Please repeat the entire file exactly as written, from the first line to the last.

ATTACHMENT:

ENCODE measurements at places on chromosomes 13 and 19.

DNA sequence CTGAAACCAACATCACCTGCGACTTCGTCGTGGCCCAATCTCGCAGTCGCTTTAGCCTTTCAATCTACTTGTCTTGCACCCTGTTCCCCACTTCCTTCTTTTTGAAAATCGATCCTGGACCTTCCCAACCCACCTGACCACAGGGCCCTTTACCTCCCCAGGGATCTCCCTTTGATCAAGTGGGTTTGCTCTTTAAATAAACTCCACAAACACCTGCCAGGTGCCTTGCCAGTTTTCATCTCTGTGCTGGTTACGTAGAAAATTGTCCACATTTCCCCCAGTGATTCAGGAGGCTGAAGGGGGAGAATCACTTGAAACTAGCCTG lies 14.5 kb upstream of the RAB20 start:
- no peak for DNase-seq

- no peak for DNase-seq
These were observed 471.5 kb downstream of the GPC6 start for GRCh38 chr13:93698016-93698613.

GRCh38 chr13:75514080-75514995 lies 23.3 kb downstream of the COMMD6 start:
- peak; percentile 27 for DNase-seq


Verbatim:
ENCODE measurements at places on chromosomes 13 and 19.

DNA sequence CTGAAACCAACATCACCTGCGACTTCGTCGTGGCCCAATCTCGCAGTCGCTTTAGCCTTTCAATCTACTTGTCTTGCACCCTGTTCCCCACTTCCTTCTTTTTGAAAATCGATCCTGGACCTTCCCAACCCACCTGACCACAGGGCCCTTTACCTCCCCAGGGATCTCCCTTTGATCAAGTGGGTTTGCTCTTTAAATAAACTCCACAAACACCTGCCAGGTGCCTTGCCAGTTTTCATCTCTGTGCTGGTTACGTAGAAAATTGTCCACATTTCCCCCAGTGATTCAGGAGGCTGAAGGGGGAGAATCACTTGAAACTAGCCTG lies 14.5 kb upstream of the RAB20 start:
- no peak for DNase-seq

- no peak for DNase-seq
These were observed 471.5 kb downstream of the GPC6 start for GRCh38 chr13:93698016-93698613.

GRCh38 chr13:75514080-75514995 lies 23.3 kb downstream of the COMMD6 start:
- peak; percentile 27 for DNase-seq